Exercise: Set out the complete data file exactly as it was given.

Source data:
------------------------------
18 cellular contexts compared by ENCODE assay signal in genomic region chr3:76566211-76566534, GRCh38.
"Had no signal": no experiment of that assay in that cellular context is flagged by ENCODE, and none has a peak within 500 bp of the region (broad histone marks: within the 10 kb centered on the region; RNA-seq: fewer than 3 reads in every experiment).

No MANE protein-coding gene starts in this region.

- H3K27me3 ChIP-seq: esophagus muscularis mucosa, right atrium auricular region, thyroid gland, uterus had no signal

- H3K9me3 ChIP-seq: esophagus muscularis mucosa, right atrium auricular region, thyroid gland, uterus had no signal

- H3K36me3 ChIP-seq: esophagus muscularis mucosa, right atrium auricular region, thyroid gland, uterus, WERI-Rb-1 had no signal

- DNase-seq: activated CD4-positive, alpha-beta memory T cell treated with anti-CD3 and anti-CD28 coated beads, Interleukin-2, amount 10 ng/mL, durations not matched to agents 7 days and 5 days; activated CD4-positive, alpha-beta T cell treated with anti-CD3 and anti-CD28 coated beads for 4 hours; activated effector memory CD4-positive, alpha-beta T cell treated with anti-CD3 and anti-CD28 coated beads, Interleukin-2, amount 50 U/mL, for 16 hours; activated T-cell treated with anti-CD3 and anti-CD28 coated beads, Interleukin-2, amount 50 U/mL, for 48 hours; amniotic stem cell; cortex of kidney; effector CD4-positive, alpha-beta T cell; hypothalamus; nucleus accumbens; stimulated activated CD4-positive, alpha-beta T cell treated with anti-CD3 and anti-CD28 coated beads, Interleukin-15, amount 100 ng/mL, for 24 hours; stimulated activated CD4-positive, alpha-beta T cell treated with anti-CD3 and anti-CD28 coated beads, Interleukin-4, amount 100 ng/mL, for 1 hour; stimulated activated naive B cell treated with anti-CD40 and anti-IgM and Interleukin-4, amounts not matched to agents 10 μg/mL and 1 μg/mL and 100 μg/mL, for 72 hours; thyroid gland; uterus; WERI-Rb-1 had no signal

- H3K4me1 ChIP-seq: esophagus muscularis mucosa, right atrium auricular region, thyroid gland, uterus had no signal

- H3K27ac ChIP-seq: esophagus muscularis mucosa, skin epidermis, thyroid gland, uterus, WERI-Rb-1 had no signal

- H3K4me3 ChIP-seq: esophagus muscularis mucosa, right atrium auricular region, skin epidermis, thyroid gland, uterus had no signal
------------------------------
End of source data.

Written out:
18 cellular contexts compared by ENCODE assay signal in genomic region chr3:76566211-76566534, GRCh38.
"Had no signal": no experiment of that assay in that cellular context is flagged by ENCODE, and none has a peak within 500 bp of the region (broad histone marks: within the 10 kb centered on the region; RNA-seq: fewer than 3 reads in every experiment).

No MANE protein-coding gene starts in this region.

- H3K27me3 ChIP-seq: esophagus muscularis mucosa, right atrium auricular region, thyroid gland, uterus had no signal

- H3K9me3 ChIP-seq: esophagus muscularis mucosa, right atrium auricular region, thyroid gland, uterus had no signal

- H3K36me3 ChIP-seq: esophagus muscularis mucosa, right atrium auricular region, thyroid gland, uterus, WERI-Rb-1 had no signal

- DNase-seq: activated CD4-positive, alpha-beta memory T cell treated with anti-CD3 and anti-CD28 coated beads, Interleukin-2, amount 10 ng/mL, durations not matched to agents 7 days and 5 days; activated CD4-positive, alpha-beta T cell treated with anti-CD3 and anti-CD28 coated beads for 4 hours; activated effector memory CD4-positive, alpha-beta T cell treated with anti-CD3 and anti-CD28 coated beads, Interleukin-2, amount 50 U/mL, for 16 hours; activated T-cell treated with anti-CD3 and anti-CD28 coated beads, Interleukin-2, amount 50 U/mL, for 48 hours; amniotic stem cell; cortex of kidney; effector CD4-positive, alpha-beta T cell; hypothalamus; nucleus accumbens; stimulated activated CD4-positive, alpha-beta T cell treated with anti-CD3 and anti-CD28 coated beads, Interleukin-15, amount 100 ng/mL, for 24 hours; stimulated activated CD4-positive, alpha-beta T cell treated with anti-CD3 and anti-CD28 coated beads, Interleukin-4, amount 100 ng/mL, for 1 hour; stimulated activated naive B cell treated with anti-CD40 and anti-IgM and Interleukin-4, amounts not matched to agents 10 μg/mL and 1 μg/mL and 100 μg/mL, for 72 hours; thyroid gland; uterus; WERI-Rb-1 had no signal

- H3K4me1 ChIP-seq: esophagus muscularis mucosa, right atrium auricular region, thyroid gland, uterus had no signal

- H3K27ac ChIP-seq: esophagus muscularis mucosa, skin epidermis, thyroid gland, uterus, WERI-Rb-1 had no signal

- H3K4me3 ChIP-seq: esophagus muscularis mucosa, right atrium auricular region, skin epidermis, thyroid gland, uterus had no signal